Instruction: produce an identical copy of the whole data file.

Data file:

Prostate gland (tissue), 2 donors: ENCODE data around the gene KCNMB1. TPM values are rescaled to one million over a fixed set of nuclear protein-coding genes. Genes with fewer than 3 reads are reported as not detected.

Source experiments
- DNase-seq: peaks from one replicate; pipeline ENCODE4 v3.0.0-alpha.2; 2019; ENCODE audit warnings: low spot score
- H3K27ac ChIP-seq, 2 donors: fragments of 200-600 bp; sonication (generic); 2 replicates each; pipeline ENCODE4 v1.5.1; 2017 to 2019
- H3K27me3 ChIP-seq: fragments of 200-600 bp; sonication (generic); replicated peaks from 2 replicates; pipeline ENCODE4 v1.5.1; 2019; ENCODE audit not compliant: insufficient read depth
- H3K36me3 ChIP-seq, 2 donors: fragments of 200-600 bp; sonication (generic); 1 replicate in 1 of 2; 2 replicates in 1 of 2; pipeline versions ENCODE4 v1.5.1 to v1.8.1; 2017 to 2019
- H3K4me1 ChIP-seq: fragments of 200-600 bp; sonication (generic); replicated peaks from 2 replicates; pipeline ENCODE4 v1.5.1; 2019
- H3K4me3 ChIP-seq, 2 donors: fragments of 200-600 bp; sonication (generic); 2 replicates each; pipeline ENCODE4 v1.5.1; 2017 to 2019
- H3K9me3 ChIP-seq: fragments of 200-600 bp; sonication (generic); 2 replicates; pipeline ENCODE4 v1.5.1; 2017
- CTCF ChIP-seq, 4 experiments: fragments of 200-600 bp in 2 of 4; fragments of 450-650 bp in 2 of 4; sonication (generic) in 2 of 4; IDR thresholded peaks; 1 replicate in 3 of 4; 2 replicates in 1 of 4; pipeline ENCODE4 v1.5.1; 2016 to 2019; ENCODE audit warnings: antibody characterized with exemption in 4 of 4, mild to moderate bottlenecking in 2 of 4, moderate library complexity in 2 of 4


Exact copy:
Prostate gland (tissue), 2 donors: ENCODE data around the gene KCNMB1. TPM values are rescaled to one million over a fixed set of nuclear protein-coding genes. Genes with fewer than 3 reads are reported as not detected.

Source experiments
- DNase-seq: peaks from one replicate; pipeline ENCODE4 v3.0.0-alpha.2; 2019; ENCODE audit warnings: low spot score
- H3K27ac ChIP-seq, 2 donors: fragments of 200-600 bp; sonication (generic); 2 replicates each; pipeline ENCODE4 v1.5.1; 2017 to 2019
- H3K27me3 ChIP-seq: fragments of 200-600 bp; sonication (generic); replicated peaks from 2 replicates; pipeline ENCODE4 v1.5.1; 2019; ENCODE audit not compliant: insufficient read depth
- H3K36me3 ChIP-seq, 2 donors: fragments of 200-600 bp; sonication (generic); 1 replicate in 1 of 2; 2 replicates in 1 of 2; pipeline versions ENCODE4 v1.5.1 to v1.8.1; 2017 to 2019
- H3K4me1 ChIP-seq: fragments of 200-600 bp; sonication (generic); replicated peaks from 2 replicates; pipeline ENCODE4 v1.5.1; 2019
- H3K4me3 ChIP-seq, 2 donors: fragments of 200-600 bp; sonication (generic); 2 replicates each; pipeline ENCODE4 v1.5.1; 2017 to 2019
- H3K9me3 ChIP-seq: fragments of 200-600 bp; sonication (generic); 2 replicates; pipeline ENCODE4 v1.5.1; 2017
- CTCF ChIP-seq, 4 experiments: fragments of 200-600 bp in 2 of 4; fragments of 450-650 bp in 2 of 4; sonication (generic) in 2 of 4; IDR thresholded peaks; 1 replicate in 3 of 4; 2 replicates in 1 of 4; pipeline ENCODE4 v1.5.1; 2016 to 2019; ENCODE audit warnings: antibody characterized with exemption in 4 of 4, mild to moderate bottlenecking in 2 of 4, moderate library complexity in 2 of 4